SAP to pay back another R81 million linked to 'unneccesary' govt contracts

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The South African operations of German software giant SAP have been ordered to pay another R81 million linked to corrupt contracts to the Department of Water and Sanitation (DWS).

The payments related to the sale of SAP software licences and support contracts to the department in 2015 and 2016. An investigation conducted by the Special Investigating Unit (SIU) found both contracts to be unlawful.

The unit found that the December 2015 contract was signed despite there being no need for it. A previous agreement concluded in 2012 with SAP was only set to expire at the end of December 2016, meaning it had a year left to run.

In addition, the multimillion-rand contract had not been budgeted for by the department and payments to SAP had not been approved.  

In 2016, meanwhile, the department secured additional licences from SAP. The contract was signed despite the department's chief information officer saying there was no need for the licences. 

The SIU said that the two contacts also contravened a host of Treasury and departmental regulations about how contracts must be signed or extended.  

In its application to the Special Tribunal - which hears cases brought by the SIU - the SIU said that the department had received no benefit from the contracts as they had never been implemented.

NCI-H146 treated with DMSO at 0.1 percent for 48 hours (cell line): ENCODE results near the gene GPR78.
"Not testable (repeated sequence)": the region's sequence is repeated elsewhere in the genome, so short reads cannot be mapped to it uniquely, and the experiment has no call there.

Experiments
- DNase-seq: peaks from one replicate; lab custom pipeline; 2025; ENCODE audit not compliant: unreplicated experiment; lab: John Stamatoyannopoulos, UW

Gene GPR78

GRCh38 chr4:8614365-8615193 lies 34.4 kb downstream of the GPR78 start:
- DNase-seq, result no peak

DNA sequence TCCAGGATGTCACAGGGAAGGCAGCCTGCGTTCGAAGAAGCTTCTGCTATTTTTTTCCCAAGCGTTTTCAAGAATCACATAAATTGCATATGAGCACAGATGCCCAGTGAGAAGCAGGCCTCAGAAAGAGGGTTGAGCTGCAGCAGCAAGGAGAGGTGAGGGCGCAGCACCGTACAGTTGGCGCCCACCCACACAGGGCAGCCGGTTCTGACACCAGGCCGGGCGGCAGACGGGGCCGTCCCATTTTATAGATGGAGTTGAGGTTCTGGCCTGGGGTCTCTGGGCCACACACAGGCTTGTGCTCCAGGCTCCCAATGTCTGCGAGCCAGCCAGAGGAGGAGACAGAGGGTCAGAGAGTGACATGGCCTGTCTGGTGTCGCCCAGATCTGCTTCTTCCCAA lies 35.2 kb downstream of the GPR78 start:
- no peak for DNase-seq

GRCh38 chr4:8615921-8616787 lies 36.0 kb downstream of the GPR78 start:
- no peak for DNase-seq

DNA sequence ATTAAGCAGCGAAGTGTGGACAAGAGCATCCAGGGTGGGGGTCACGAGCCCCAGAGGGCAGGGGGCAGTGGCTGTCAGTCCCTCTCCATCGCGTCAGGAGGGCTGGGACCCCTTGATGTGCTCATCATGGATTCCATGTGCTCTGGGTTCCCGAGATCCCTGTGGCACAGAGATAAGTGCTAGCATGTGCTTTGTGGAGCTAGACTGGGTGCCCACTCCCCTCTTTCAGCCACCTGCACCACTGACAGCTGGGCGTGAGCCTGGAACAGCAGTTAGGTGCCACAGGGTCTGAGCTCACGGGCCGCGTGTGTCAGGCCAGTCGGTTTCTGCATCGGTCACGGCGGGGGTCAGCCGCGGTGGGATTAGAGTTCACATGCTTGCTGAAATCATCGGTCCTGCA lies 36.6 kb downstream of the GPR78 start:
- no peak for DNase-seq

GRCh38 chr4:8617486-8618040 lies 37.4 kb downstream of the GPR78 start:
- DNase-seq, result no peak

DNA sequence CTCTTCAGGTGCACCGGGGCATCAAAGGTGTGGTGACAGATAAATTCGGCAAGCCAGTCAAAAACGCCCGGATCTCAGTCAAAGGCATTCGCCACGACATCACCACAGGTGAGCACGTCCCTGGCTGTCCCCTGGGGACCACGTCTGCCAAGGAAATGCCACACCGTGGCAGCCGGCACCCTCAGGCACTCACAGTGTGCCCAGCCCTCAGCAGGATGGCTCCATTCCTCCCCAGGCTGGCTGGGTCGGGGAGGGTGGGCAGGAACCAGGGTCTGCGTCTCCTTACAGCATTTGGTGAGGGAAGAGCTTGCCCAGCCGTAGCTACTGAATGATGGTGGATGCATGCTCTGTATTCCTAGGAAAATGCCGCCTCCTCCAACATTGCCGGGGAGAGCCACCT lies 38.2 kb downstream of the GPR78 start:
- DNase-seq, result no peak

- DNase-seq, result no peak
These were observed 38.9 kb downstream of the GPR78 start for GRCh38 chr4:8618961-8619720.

Following the SIU's probe, the department and SAP agreed to annul the contracts. This was later made an order of court. 

In March, the Special Tribunal ordered SAP to repay the department R413 million. SAP disputed an amount of around R83 million for third-party costs it incurred.

READ | New evidence points to corruption in SAP's R1bn water deals

The tribunal has now confirmed that it needs to pay this amount within five days of the order. 

In response to a request for comment, SAP said on Monday that the announcement by the SIU is the "conclusion of the full settlement". 

It said that the Department of Water and Sanitation remains an SAP customer and that it was continuing to supply and maintain the department's software. 

A separate criminal investigation to DWS employees who may have received kickbacks is under way.



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